- Introducing groundbreaking, multi-language patient education materials about sensitive examinations so that students, particularly those accessing health care in the U.S. for the first time, know what to expect.
- Hiring more female, board-certified physicians so students can choose a provider of their gender preference.
- Expanding the services of RSVP with 10 additional full-time employees, including 24/7 victim advocates and a team of dedicated prevention educators.
- Creating new and easily accessible methods for collecting information about potential misconduct, including through the solicitation of patient feedback, and implementation of plain-language notice for recognizing and reporting sexual harassment and gender-based violence.
- Increasing training of Student Health staff in the areas of risk management, trauma informed care, and LGBTQ+ sensitivity.
- Appointing an Independent Women’s Health Advocate. This independent individual, selected jointly by federal class action plaintiffs and USC and approved by the court, is serving a three-year term. She is supporting USC’s implementation of institutional changes and is providing suggestions for trainings, policies, procedures, and student engagement, among other responsibilities.
- Creating the centralized Office for Equity, Equal Opportunity, and Title IX; hiring a Vice President for Equity, Equal Opportunity, and Title IX (and Title IX Coordinator); fully resourcing the EEO-TIX office with staff and the ability to secure and provide training and rely upon external professionals, as needed, for investigation and resolution processes.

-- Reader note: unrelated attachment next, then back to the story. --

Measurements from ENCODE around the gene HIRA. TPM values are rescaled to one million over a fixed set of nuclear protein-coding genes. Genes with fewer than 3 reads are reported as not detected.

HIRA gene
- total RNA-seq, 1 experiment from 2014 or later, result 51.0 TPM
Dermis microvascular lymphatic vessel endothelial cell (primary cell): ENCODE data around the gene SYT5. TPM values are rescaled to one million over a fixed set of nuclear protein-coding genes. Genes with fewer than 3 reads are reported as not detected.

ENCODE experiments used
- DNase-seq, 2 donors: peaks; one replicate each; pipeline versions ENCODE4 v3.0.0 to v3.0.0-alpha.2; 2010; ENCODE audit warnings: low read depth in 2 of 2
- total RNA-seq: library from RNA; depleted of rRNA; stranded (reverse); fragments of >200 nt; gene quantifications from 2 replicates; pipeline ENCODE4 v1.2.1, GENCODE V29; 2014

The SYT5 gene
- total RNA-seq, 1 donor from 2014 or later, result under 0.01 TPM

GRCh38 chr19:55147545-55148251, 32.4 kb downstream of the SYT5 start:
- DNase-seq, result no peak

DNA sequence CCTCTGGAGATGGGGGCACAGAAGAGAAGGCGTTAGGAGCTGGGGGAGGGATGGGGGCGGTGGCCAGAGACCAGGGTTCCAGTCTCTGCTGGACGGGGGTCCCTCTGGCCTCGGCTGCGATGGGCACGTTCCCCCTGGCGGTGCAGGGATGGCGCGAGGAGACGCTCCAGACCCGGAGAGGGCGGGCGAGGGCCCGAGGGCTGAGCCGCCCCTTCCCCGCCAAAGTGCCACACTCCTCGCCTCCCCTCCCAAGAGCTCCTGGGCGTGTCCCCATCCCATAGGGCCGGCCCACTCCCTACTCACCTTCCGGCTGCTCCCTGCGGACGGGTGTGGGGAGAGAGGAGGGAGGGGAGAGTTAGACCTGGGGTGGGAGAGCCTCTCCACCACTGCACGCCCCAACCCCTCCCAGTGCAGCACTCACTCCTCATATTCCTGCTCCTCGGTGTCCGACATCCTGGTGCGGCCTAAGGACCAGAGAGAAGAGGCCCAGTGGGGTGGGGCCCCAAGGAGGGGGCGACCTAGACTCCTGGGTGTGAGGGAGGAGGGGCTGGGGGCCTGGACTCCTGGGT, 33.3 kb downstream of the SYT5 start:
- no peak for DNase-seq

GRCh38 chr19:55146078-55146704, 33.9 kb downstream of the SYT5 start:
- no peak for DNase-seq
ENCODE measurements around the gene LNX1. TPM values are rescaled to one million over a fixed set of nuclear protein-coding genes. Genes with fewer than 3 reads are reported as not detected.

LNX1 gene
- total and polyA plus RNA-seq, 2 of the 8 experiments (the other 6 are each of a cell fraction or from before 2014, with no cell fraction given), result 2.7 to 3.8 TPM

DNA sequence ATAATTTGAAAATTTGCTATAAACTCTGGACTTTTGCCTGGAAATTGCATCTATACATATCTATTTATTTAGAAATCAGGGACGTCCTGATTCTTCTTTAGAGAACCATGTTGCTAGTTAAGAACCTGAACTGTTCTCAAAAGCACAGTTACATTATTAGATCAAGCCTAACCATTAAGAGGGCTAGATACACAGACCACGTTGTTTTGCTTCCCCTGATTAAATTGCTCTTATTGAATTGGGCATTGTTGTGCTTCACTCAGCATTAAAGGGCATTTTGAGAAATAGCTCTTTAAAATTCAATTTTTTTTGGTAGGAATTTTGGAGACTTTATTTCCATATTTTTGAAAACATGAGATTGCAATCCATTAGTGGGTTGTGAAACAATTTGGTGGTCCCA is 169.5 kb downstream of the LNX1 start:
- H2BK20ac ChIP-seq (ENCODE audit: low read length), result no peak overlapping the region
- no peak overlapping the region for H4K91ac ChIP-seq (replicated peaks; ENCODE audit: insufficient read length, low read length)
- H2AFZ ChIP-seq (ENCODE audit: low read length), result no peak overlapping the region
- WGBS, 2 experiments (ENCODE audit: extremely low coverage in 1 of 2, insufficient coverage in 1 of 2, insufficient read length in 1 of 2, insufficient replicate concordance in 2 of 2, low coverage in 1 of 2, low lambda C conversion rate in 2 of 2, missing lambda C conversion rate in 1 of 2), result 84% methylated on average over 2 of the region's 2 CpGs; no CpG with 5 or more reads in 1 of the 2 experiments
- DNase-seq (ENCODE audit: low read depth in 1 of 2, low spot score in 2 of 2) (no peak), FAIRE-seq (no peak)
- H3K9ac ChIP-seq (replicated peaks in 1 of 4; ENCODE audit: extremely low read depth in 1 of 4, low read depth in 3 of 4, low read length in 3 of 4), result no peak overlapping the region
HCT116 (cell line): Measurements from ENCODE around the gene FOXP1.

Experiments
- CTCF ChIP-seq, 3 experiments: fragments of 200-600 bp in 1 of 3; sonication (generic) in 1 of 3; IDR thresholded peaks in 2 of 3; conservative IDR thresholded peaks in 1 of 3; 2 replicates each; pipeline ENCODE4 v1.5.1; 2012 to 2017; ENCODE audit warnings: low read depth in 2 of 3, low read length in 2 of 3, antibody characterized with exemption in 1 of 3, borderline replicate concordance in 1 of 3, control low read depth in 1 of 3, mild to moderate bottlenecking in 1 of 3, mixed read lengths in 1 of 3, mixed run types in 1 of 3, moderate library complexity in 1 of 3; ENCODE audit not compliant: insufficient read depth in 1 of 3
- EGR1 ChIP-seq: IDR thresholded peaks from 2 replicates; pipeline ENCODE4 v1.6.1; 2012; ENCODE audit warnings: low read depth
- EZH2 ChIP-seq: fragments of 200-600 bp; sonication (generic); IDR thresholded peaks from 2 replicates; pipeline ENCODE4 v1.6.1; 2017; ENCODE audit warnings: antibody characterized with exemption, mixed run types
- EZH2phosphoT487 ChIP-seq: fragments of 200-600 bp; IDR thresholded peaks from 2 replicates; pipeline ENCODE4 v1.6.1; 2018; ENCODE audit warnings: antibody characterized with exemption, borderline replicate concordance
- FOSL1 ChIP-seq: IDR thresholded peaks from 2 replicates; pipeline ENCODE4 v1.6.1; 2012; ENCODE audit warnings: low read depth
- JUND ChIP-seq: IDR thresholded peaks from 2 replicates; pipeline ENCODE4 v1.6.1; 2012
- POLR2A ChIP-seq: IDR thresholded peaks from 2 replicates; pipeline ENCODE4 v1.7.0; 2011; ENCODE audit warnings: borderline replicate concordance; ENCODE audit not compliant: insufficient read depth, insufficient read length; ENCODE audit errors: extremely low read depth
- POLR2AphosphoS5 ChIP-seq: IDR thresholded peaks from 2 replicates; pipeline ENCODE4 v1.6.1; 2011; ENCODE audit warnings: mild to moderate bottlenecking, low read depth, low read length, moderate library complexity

- Establishing a Deputy EEO-TIX Coordinator for Healthcare matters to ensure coordinated prevention and response to matters on the Health Sciences Campus and within the Keck medical enterprise.
- Implementing a state-of-the-art critical incident response system to effectively maintain and track all required records of prohibited conduct and institutional response in a timely manner.
- Revising the university’s Notice of Non-Discrimination and updating key university webpages, internal and external, so that the Notice is consistently available in the footer.
- Implementing a legally-compliant and user-friendly Policy against Prohibited Discrimination, Harassment, and Retaliation, and accompanying Resolution Process for Sexual Misconduct and Resolution Process for Discrimination, Harassment and Retaliation, to unite the university’s previously disparate and numerous policies into one, comprehensive policy that applies to all students, staff, and faculty.
- Creating a new, centralized position, Assistant Vice President for Clery Compliance, within the Office of Culture, Ethics, and Compliance, to oversee the university’s Clery Act compliance program, and expanding staffing and resources within the Clery Office.
- Implementing a university-wide Clery Act Policy and Interdisciplinary Review Team.
7. Why did the provost advise faculty and staff not to make assumptions about Greek organizations or those who live in the area where recent events may have occurred?